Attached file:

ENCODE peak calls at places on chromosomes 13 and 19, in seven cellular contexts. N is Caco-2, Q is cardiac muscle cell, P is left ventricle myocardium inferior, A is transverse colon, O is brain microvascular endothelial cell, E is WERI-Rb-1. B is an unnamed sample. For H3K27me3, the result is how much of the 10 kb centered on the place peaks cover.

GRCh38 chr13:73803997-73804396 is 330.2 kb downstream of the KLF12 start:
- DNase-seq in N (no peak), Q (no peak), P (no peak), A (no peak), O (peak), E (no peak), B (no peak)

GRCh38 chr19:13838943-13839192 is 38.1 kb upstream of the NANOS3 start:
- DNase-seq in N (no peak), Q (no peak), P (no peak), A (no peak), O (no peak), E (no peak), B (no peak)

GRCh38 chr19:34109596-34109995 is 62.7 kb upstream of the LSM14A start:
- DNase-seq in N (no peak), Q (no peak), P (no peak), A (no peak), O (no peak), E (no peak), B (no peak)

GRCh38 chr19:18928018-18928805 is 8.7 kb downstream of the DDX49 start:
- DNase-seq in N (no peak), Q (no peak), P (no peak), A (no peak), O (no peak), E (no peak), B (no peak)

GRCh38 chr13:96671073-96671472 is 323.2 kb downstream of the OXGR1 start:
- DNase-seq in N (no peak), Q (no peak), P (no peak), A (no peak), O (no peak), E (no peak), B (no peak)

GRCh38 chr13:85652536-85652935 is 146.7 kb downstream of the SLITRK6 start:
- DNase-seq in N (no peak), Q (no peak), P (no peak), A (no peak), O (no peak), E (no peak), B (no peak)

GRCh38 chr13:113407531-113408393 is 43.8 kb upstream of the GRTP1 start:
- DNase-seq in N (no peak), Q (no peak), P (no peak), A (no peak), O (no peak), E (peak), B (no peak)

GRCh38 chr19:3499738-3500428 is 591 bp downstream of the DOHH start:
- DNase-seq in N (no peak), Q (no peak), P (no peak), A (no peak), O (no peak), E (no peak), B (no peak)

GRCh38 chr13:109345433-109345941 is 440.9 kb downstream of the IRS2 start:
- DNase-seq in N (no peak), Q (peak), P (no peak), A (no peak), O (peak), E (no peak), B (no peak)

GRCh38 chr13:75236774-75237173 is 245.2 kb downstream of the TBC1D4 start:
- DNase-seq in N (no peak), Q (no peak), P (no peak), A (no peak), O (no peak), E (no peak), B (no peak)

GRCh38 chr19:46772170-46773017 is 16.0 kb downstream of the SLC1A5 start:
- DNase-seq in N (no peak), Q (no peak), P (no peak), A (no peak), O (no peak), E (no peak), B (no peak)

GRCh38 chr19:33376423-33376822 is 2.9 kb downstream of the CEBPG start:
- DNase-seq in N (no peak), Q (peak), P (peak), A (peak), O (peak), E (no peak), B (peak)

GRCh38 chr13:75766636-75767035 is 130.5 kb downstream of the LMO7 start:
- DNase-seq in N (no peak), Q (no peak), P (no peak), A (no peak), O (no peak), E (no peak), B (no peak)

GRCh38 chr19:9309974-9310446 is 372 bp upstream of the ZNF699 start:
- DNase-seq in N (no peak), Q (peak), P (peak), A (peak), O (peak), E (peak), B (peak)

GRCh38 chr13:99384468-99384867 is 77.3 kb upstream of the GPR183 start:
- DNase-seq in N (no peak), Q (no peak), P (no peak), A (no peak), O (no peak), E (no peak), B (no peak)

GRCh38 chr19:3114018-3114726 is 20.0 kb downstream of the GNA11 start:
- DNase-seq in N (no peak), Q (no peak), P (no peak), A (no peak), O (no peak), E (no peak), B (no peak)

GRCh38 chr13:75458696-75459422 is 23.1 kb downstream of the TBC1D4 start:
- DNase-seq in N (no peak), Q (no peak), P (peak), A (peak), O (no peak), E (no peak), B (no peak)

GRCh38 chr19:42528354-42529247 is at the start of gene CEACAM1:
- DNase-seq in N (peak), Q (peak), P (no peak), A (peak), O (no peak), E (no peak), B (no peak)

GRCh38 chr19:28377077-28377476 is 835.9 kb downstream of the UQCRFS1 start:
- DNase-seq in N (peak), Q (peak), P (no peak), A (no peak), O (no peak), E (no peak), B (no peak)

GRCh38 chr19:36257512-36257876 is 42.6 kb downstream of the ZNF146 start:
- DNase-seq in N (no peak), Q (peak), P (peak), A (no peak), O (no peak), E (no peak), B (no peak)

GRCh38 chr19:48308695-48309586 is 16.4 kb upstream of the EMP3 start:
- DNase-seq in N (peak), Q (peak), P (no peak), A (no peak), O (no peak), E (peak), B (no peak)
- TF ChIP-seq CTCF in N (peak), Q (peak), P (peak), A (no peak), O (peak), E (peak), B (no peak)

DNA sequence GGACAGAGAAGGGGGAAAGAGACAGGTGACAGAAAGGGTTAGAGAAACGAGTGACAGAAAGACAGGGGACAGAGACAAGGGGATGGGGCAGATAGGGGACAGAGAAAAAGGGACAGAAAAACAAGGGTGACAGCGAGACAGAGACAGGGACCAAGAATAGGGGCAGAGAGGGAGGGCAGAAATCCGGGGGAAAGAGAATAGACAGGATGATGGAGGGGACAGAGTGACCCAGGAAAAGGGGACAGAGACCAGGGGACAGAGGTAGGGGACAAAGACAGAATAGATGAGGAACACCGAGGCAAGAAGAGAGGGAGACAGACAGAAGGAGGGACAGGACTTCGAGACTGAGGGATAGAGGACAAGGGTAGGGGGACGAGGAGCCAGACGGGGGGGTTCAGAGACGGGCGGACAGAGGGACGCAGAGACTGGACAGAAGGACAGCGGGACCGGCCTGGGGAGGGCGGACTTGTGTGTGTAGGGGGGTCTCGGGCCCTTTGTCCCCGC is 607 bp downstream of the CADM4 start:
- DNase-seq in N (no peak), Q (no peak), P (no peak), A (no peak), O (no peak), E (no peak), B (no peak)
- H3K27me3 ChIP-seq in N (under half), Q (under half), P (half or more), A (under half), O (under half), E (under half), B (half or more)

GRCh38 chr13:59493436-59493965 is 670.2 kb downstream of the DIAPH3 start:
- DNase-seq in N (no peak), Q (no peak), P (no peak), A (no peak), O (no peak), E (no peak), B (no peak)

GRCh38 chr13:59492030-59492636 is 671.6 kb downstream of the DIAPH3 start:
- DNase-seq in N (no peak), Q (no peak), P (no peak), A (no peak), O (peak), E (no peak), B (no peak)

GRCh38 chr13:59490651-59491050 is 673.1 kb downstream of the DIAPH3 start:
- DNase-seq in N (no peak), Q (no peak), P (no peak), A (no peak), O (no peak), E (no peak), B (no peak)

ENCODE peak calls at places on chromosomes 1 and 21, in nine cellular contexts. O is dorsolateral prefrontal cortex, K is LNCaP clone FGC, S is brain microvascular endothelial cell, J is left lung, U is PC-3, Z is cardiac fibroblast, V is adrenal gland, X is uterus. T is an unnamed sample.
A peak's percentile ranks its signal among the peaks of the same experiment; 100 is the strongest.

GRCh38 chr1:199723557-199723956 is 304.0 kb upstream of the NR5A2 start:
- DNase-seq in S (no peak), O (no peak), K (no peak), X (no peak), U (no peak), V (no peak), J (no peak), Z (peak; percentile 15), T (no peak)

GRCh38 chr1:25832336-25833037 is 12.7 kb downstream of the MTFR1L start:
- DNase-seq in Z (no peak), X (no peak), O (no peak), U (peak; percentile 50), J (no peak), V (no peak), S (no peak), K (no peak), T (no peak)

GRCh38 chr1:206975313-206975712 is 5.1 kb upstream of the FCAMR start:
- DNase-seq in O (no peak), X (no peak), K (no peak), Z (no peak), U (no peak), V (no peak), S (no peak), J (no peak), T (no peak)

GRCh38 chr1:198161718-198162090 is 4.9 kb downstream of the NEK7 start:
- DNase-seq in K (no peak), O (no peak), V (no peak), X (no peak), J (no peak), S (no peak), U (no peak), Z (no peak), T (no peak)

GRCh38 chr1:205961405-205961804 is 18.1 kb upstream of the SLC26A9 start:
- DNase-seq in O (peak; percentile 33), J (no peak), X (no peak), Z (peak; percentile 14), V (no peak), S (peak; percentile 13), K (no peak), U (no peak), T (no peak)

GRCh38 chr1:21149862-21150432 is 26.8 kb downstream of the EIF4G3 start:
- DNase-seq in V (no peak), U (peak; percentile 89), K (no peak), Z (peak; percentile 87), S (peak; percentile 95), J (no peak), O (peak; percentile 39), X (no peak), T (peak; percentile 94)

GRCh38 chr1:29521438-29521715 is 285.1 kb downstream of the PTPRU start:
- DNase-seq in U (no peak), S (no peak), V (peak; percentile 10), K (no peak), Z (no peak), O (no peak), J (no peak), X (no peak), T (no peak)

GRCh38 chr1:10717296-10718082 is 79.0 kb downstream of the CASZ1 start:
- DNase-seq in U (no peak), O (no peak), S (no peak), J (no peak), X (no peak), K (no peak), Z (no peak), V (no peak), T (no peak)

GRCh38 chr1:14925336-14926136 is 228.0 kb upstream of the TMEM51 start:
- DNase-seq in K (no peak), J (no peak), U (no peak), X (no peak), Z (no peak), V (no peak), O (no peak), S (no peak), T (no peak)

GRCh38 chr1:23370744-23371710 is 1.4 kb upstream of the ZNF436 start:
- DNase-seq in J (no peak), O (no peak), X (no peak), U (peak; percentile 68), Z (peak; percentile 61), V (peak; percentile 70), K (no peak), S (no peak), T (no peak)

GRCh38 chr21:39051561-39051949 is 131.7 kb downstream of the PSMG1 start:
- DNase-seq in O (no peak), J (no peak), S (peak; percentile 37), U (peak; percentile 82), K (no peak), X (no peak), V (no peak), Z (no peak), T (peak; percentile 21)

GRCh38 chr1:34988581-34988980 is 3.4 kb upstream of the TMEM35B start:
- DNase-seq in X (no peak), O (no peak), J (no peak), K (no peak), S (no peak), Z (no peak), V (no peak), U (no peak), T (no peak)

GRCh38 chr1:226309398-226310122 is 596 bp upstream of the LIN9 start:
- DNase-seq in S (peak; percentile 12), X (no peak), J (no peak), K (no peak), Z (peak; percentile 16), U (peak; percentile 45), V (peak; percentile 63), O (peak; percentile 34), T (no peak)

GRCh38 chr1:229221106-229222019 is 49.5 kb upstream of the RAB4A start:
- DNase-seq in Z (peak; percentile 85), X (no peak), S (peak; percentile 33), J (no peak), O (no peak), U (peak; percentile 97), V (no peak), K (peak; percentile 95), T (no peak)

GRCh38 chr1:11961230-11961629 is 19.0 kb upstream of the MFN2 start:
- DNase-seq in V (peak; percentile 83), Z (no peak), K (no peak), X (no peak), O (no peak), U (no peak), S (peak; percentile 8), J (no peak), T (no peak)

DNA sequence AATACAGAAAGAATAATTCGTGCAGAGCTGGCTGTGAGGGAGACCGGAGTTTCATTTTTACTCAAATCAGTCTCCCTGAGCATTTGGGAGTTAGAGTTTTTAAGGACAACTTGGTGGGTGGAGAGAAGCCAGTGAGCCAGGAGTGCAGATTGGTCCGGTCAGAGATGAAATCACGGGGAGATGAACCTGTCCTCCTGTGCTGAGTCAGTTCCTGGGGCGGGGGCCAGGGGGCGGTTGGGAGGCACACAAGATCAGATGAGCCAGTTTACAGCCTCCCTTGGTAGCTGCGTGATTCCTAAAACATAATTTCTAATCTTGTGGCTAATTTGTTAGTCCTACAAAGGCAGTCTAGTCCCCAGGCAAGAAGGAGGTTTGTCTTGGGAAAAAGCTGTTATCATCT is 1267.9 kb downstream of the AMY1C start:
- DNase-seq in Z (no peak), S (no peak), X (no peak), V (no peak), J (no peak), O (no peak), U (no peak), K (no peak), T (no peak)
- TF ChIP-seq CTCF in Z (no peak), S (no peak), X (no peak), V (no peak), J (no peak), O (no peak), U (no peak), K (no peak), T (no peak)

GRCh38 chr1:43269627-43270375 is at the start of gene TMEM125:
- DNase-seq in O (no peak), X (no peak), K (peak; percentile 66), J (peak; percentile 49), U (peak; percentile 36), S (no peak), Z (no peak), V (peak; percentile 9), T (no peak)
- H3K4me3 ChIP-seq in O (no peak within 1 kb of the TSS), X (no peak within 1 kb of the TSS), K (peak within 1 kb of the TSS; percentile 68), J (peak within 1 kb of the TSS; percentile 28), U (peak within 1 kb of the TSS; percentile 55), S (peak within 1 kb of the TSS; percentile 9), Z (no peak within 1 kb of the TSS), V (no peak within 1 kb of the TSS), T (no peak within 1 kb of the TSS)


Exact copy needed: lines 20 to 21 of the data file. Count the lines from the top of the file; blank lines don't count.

GRCh38 chr13:75236774-75237173 is 245.2 kb downstream of the TBC1D4 start:
- DNase-seq in N (no peak), Q (no peak), P (no peak), A (no peak), O (no peak), E (no peak), B (no peak)